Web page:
“My guess is that since we can both agree a perfect estimate isn’t likely to happen, what you really want to know is what this whole thing is going to cost you. And you’re asking because you don’t want to get ripped off. As you can guess, neither do I. And there’s just as much chance of either happening – even when we’re both well-intentioned. So here’s an approach I think might help us.”

What I try to do in this portion of a conversation is highlight that we both have risks in the game. He doesn’t want to spend more than he has to, and I would like to make enough profit to make the project worthwhile (and I definitely don’t want to work for $2/hour).

During this part of the conversation I’ll also ask if a person has a budget, so that we can get directly into how we might make that budget work. But people fear giving you a budget because they think you’ll charge them the total, even if it might cost less.

That’s when I might say something like,

“I know you may think that if you give me a budget I’m going to make the project use up all that budget, even if it’s smaller. Let me assure you of one thing – and this isn’t personal and it’s not you. Most people’s budget is 2-3 times smaller than their desires or expectations.”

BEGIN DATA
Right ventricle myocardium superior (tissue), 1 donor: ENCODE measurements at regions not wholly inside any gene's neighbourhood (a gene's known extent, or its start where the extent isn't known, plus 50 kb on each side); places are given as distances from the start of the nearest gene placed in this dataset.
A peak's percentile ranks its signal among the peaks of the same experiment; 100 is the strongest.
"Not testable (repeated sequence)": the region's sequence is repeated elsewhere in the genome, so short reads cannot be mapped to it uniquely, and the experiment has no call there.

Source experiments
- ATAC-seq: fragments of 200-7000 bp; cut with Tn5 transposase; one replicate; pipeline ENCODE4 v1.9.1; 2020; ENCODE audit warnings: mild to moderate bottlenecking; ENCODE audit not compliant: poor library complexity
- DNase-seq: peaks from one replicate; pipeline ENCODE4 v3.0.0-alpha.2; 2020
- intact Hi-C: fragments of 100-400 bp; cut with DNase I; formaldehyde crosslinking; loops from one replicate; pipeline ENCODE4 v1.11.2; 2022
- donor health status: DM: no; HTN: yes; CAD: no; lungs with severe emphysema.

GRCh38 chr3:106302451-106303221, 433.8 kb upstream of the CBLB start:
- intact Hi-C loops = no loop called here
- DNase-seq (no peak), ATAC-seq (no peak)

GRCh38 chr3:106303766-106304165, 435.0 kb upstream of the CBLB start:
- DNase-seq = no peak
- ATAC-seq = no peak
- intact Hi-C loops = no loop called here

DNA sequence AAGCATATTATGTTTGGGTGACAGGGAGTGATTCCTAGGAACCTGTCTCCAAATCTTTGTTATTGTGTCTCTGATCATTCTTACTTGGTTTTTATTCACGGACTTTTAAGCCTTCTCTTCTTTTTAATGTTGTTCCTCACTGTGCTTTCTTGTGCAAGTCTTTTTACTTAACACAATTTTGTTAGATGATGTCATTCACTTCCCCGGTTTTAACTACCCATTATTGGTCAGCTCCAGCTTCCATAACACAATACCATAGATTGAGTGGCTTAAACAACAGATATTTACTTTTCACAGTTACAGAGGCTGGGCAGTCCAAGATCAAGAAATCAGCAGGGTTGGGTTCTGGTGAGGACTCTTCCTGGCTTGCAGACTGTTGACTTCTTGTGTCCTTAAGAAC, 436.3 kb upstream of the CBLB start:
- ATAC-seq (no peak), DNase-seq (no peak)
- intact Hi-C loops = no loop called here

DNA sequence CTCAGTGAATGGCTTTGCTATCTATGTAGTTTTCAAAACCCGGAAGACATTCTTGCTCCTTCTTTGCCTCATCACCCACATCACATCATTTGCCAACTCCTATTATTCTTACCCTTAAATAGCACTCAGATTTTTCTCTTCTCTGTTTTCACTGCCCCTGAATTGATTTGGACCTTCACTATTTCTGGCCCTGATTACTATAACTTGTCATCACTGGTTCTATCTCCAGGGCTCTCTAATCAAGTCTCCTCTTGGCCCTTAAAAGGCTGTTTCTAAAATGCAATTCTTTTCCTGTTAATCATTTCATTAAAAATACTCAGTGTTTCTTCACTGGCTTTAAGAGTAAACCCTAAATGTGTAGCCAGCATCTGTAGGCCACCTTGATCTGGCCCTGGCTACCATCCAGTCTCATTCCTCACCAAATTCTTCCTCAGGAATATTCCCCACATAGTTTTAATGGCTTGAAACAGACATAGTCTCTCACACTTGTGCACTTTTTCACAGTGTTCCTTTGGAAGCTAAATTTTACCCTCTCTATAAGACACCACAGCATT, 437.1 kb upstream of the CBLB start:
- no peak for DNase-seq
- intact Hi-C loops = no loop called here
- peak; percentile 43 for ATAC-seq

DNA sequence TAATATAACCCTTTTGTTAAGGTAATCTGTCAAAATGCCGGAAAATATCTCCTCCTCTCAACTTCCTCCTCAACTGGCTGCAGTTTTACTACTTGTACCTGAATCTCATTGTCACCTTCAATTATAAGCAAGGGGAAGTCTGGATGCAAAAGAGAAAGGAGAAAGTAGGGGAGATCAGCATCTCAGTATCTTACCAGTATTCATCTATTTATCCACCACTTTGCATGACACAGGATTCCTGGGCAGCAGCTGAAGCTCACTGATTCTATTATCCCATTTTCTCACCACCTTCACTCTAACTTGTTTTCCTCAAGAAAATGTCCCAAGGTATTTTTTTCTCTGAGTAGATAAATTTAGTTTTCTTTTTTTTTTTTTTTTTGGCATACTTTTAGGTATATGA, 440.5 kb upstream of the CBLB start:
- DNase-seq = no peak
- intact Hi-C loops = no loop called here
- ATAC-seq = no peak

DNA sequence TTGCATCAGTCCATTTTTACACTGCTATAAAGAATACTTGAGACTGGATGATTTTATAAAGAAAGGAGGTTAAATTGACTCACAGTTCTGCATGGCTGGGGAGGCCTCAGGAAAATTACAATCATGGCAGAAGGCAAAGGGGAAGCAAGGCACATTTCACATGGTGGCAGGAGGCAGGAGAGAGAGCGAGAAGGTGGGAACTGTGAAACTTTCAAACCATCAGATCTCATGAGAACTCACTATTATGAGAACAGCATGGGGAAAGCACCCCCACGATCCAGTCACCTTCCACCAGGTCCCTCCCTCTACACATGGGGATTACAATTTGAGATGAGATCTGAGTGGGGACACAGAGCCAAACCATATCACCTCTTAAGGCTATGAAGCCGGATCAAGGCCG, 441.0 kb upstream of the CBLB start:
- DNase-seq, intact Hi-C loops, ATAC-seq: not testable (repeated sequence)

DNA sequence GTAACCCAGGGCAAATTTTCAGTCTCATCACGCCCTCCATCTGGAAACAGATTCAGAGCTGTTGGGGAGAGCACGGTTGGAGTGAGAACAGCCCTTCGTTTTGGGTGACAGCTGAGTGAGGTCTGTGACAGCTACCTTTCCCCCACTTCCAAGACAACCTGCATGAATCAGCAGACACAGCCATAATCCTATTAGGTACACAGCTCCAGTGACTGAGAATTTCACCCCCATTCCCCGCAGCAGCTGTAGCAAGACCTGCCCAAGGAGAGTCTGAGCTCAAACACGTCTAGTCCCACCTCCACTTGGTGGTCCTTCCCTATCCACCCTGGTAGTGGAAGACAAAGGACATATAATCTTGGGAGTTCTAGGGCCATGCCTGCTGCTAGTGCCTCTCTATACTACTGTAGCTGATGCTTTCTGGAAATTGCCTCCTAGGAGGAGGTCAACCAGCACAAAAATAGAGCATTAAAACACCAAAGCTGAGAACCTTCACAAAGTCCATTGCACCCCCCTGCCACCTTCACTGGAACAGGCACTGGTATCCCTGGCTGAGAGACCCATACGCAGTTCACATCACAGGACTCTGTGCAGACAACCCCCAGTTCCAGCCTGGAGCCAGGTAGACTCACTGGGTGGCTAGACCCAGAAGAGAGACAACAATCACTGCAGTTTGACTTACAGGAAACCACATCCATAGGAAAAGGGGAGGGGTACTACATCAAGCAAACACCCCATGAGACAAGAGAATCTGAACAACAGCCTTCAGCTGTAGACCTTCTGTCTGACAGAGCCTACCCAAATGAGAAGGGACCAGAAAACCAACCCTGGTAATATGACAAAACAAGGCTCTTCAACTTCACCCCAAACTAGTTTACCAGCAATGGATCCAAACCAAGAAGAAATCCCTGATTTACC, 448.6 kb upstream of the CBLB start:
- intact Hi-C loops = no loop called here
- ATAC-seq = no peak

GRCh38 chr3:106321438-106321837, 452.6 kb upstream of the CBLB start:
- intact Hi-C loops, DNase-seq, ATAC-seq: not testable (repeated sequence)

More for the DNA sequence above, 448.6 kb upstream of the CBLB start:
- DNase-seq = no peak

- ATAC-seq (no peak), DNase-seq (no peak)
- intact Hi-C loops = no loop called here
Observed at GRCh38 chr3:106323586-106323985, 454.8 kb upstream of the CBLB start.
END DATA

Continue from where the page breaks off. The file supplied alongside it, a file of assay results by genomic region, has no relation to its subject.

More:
It’s critical to explain to people that because software is complicated and you can only see one part of it, that most people underestimate cost, not over-estimate it. So the likelihood of them giving me a number that is bigger than mine, after they’ve shared what they want, is low.

Two weeks ago a pool contractor came to the house. We told him what we wanted. He asked me my budget. I told him what it was. He smiled. You know why? Because the number I said was 66% of what my heart and mind wanted and dreamed of. So he asked if I wanted him to design something for my budget, or to design what I had described.